Click for Micrographia Home Page.   Objective Markings: What they mean.

   A Low Power Objective.

Meopta x6.3 Plan Objective This objective is a low power planachromat by the Czech company Meopta. It is engraved with all the information a microscopist needs for a fairly good idea of the quality of image it would produce.

Starting at the top: the figure 170 is the optical tubelength of the Meopta microscope it was designed to be fitted to. Meopta, as well as Leitz, adopted a 170mmm tubelength standard, whilst most of the rest of the world went with the Zeiss standard of 160mm.
Next comes a slash and a dash. It is common practice for the tubelength figure to be separated by a slash from the figure representing the coverglass thickness for which the objective is corrected. In this case, the dash indicates that the objective's performance is independent of coverglass thickness -- you may use one or not as you please.

Next line down -- Pl indicates that the objective is a planachromat; ie, an objective of normal achromatic correction, but additionally corrected to eliminate or reduce field curvature, and therefore giving a sharply focused image of flat subjects. The figures 6.3:1 are the objective magnification expressed as a ratio to one.
The final figure, 0.15, is the objective N.A.

By noting the ratio of the objective's magnification to its N.A., the experienced microscopist can predict within fairly narrow limits what the performance of the objective is likely to be.
The tubelength figure is also important, as if it is intended to use the objective on a microscope stand built to the 160mm tubelength standard, all other things being equal, the objective will produce a lower magnification and have a longer working distance than if used on a Meopta (170mm) microscope.

   A High Power Objective.

x63 Water Immersion Achromat. This is a high-power water immersion objective of Chinese manufacture and another completely specified objective.
WI of course indicates the important fact that the objective is designed to work with its frontlens immersed in water. The next line of figures are the magnification and the N.A. separated by a slash, and the bottom figures are the tubelength and coverglass correction -- much as in the Meopta objective above. The figure 0.17 is the thickness in millimetres of the coverglass for which the objective is corrected. This thickness is now standard and designated No. 1½ by most coverglass manufacturers.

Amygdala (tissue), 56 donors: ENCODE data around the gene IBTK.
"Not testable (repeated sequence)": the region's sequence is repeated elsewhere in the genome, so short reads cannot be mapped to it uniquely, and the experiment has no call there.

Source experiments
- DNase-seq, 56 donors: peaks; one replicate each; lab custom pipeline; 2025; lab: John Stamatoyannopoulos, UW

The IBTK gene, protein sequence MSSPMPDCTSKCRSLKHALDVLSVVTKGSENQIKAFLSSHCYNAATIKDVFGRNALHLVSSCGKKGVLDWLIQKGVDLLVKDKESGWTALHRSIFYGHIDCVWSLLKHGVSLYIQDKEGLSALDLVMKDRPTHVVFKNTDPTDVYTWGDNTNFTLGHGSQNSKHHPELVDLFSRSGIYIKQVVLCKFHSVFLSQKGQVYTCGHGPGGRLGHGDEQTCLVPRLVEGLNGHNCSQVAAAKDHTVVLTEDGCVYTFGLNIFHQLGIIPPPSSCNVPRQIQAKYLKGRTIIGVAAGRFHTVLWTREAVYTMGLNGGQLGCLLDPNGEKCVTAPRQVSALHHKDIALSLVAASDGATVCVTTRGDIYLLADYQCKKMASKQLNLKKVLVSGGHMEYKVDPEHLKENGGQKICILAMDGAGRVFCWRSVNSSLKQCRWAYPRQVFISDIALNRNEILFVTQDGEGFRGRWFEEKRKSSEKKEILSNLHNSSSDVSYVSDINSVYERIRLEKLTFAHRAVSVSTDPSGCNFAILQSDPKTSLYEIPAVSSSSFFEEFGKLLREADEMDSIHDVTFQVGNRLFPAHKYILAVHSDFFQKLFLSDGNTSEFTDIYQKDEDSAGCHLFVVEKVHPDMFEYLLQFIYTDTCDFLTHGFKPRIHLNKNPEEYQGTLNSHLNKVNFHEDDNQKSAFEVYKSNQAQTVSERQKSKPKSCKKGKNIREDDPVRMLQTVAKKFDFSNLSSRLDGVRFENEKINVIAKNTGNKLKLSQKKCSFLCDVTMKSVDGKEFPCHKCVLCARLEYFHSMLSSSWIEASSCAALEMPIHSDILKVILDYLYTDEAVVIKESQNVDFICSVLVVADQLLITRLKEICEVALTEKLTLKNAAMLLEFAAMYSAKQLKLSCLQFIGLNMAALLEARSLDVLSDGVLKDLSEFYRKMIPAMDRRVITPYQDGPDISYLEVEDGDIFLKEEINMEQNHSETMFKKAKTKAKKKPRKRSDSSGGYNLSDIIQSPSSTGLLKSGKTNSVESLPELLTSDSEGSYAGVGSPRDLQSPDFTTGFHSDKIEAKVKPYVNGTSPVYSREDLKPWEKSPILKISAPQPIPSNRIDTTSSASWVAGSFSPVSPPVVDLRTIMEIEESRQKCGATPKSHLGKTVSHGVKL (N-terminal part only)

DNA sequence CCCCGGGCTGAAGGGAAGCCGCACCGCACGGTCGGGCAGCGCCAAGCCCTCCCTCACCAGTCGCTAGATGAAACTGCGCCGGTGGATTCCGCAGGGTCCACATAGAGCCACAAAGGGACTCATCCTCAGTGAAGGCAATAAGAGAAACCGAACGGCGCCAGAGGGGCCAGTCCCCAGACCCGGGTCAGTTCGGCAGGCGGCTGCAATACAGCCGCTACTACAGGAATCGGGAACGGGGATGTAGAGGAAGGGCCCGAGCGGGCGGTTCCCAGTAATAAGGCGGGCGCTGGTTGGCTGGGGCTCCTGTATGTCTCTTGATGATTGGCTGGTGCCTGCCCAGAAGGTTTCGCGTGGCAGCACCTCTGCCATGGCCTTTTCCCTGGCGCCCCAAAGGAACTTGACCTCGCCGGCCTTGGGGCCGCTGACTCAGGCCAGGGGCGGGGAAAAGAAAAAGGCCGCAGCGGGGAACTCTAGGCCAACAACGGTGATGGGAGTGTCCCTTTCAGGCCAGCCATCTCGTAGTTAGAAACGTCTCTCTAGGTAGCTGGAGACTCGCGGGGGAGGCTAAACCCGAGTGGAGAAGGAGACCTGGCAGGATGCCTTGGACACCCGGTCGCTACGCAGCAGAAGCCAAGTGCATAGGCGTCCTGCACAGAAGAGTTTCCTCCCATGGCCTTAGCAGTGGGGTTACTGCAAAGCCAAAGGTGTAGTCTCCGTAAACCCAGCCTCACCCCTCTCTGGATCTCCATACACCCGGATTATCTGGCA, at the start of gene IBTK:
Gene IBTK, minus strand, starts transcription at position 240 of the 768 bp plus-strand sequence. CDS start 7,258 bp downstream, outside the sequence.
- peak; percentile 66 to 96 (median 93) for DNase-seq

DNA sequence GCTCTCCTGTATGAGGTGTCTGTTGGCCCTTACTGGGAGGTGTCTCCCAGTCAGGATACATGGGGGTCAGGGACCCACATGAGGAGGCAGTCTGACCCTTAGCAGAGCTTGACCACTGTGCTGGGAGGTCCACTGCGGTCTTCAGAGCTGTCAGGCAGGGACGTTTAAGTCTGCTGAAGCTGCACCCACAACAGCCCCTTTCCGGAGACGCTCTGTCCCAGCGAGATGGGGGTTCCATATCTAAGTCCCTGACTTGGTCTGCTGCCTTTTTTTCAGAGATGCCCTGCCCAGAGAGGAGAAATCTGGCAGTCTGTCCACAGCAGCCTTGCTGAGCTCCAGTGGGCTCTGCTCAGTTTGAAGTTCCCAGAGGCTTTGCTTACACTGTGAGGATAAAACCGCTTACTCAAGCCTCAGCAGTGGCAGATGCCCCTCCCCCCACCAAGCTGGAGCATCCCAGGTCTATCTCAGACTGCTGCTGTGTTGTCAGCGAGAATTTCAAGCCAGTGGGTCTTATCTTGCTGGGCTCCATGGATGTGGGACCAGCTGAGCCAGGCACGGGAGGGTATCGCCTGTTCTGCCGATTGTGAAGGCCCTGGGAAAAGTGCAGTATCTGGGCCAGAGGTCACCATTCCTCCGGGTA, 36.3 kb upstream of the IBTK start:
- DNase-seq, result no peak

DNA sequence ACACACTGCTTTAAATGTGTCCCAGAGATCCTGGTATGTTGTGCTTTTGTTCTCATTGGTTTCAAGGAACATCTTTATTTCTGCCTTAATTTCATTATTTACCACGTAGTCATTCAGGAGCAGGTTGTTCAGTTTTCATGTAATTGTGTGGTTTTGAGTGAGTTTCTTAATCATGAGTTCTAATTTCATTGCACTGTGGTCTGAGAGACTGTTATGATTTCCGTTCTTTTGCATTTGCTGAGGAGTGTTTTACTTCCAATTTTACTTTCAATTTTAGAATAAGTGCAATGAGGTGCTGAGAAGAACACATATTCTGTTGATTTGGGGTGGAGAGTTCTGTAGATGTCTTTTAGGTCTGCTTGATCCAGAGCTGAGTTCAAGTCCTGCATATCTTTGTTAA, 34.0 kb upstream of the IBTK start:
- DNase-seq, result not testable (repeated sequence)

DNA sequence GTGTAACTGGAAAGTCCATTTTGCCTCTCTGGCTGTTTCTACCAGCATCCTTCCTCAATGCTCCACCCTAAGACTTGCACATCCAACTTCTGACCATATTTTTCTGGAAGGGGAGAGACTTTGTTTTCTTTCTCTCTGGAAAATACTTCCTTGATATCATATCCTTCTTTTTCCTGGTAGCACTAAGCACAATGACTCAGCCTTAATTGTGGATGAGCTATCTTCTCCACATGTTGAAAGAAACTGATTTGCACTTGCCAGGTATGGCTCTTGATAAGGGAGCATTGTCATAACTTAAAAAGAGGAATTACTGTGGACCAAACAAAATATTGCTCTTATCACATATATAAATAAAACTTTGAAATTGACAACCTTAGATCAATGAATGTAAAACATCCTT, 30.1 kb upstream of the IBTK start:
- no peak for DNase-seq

In terms of predicting performance, the following considerations. The figure of 0.85 for the N.A. indicates a higher resolving power than a 40 power objective with an N.A. of 0.65. The magnification of x63, however, indicates that the image will appear less sharp than the x40, because the increase in magnification has not been matched by a corresponding increase in the N.A.

If this objective were to be used on a microscope built to the 170mm tubelength standard, the magnification would be slightly more than the engraved value, the image would show a degree of spherical over-correction, and its working distance would be less than if used on the microscope for which it was designed. There are ways of compensating these departures from specification, but they are outside the scope of the present discussion.
In the absence of any other markings, it can be correctly assumed that the objective is not flatfield, and is a normal achromat.

There are other things that the microscopist must know about an objective to obtain the best possible image from it, particularly in the choice of a suitable eyepiece, but they can be known only either by by hands-on experimentation, or by familiarity with the optical practices of the company which produced it. This latter information is often only obtainable by direct contact with the technical department of the company in question.